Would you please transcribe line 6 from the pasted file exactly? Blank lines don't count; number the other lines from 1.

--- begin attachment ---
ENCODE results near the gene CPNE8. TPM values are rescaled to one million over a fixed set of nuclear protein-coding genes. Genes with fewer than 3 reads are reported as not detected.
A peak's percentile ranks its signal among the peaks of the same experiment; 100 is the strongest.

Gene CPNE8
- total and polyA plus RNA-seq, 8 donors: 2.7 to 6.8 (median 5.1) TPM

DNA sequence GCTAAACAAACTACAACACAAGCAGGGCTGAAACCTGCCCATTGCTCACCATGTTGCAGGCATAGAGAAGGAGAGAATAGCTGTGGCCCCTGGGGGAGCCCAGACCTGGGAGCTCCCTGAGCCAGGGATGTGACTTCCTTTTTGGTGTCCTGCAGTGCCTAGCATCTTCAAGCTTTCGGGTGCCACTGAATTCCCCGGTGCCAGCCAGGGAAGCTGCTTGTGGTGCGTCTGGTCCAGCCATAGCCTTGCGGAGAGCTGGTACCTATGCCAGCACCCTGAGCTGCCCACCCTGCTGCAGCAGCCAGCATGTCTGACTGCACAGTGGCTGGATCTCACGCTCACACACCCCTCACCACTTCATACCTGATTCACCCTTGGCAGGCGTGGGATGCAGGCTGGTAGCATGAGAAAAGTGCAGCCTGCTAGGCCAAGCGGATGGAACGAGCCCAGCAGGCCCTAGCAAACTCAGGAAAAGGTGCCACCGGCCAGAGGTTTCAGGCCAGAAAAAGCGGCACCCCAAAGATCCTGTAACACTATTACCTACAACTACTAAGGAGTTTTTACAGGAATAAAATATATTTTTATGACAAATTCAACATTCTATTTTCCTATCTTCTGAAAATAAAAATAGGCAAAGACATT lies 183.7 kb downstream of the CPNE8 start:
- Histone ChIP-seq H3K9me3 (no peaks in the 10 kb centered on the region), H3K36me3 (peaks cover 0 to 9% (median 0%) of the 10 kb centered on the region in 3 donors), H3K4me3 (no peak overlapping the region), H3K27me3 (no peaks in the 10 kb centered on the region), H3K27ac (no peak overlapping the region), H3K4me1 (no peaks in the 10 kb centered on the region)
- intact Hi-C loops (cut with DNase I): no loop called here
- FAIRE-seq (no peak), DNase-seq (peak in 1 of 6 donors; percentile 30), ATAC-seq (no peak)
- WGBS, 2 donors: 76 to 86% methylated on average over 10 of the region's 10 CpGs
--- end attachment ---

- Histone ChIP-seq H3K9me3 (no peaks in the 10 kb centered on the region), H3K36me3 (peaks cover 0 to 9% (median 0%) of the 10 kb centered on the region in 3 donors), H3K4me3 (no peak overlapping the region), H3K27me3 (no peaks in the 10 kb centered on the region), H3K27ac (no peak overlapping the region), H3K4me1 (no peaks in the 10 kb centered on the region)